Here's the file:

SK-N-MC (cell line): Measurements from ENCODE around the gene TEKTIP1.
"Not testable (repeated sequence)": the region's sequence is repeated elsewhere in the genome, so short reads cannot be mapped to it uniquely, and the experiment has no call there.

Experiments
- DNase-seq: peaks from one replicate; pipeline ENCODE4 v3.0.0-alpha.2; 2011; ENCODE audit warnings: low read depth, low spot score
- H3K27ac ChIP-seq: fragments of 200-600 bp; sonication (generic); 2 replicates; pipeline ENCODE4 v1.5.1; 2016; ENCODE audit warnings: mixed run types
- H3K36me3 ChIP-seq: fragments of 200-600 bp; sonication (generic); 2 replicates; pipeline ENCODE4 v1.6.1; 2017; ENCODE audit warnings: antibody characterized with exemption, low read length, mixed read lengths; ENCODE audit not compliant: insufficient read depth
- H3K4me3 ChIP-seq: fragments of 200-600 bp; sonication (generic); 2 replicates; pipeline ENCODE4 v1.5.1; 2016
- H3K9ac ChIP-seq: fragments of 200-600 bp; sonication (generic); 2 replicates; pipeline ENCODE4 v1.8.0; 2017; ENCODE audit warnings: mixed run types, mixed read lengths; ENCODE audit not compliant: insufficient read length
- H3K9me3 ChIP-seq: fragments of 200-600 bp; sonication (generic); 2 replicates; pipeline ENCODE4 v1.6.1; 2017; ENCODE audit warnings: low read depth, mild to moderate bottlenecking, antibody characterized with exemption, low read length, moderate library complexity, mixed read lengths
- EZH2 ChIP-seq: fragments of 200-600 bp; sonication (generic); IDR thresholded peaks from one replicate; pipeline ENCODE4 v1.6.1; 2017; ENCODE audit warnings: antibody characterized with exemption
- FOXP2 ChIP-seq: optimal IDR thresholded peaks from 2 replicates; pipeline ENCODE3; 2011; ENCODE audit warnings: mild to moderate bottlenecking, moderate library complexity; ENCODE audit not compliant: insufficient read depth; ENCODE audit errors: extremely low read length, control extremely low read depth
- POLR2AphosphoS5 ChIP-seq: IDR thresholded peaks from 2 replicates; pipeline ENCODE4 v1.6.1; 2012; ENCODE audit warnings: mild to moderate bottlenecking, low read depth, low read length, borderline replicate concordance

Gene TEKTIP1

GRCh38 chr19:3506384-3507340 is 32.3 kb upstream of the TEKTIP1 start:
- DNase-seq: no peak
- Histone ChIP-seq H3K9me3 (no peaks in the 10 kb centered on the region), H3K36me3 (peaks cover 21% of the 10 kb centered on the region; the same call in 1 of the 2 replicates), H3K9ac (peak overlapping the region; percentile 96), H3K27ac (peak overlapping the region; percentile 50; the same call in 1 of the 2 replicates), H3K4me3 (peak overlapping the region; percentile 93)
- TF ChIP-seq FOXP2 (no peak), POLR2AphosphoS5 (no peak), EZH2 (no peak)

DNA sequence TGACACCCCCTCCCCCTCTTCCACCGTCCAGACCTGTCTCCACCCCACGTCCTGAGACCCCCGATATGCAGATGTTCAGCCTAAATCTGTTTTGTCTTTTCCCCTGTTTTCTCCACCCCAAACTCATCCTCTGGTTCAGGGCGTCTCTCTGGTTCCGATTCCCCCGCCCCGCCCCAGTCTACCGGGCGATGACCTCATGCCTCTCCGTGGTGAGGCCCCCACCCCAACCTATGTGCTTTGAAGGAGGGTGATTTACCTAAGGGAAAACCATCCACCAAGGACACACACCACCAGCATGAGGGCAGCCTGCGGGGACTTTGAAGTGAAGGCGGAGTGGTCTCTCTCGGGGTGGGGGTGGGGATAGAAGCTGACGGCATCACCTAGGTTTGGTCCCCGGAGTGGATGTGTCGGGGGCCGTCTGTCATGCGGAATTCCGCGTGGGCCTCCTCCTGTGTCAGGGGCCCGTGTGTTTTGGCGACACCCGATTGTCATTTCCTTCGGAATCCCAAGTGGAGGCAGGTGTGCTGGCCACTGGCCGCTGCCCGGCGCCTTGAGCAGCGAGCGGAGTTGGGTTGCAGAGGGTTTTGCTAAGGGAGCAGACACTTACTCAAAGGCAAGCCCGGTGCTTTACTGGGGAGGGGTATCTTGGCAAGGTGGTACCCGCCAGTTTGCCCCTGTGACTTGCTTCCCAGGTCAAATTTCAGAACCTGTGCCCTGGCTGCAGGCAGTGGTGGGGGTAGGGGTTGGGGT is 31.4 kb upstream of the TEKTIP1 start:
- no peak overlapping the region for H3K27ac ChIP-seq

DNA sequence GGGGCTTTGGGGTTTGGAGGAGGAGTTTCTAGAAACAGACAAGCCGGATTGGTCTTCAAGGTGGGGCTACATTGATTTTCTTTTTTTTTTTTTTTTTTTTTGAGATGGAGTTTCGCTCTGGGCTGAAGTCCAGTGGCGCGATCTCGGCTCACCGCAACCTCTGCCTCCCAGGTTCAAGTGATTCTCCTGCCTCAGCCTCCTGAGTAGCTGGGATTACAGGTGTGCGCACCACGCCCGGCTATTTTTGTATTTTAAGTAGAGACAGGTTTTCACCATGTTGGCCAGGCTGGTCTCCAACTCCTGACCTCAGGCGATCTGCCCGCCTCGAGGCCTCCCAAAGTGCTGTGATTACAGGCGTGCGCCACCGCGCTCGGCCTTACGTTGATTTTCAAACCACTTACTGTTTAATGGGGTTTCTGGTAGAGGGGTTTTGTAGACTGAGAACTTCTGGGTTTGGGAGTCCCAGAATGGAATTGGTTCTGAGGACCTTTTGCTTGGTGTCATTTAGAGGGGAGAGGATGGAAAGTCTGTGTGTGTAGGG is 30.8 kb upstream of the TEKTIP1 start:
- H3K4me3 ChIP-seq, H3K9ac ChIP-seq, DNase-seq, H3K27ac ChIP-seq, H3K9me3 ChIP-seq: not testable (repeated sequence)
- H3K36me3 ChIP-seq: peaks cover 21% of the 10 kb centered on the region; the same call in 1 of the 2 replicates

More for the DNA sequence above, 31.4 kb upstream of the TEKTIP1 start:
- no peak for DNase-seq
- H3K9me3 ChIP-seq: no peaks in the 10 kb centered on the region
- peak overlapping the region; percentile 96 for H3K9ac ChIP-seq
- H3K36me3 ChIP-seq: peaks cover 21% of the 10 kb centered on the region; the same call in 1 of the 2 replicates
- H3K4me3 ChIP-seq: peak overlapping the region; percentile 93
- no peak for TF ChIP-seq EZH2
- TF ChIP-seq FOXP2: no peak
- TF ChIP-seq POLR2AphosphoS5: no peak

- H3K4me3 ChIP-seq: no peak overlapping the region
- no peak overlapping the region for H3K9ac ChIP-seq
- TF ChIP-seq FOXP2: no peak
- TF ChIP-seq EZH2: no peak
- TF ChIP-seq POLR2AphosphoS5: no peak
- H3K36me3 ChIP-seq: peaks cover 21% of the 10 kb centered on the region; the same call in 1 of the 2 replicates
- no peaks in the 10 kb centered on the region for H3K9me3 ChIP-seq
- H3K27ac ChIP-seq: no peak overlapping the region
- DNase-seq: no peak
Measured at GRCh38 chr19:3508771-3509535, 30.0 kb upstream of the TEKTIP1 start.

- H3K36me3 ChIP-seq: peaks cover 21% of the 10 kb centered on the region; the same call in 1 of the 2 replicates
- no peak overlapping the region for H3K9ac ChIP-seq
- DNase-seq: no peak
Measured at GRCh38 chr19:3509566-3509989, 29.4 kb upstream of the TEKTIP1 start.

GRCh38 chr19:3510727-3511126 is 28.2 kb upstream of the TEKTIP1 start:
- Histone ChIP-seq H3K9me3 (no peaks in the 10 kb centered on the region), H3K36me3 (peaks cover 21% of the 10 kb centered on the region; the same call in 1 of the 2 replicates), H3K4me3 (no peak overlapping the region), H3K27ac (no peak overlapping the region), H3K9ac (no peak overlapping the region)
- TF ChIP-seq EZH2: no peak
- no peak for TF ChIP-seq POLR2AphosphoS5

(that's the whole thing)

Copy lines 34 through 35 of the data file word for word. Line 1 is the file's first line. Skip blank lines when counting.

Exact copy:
- TF ChIP-seq FOXP2: no peak
- TF ChIP-seq EZH2: no peak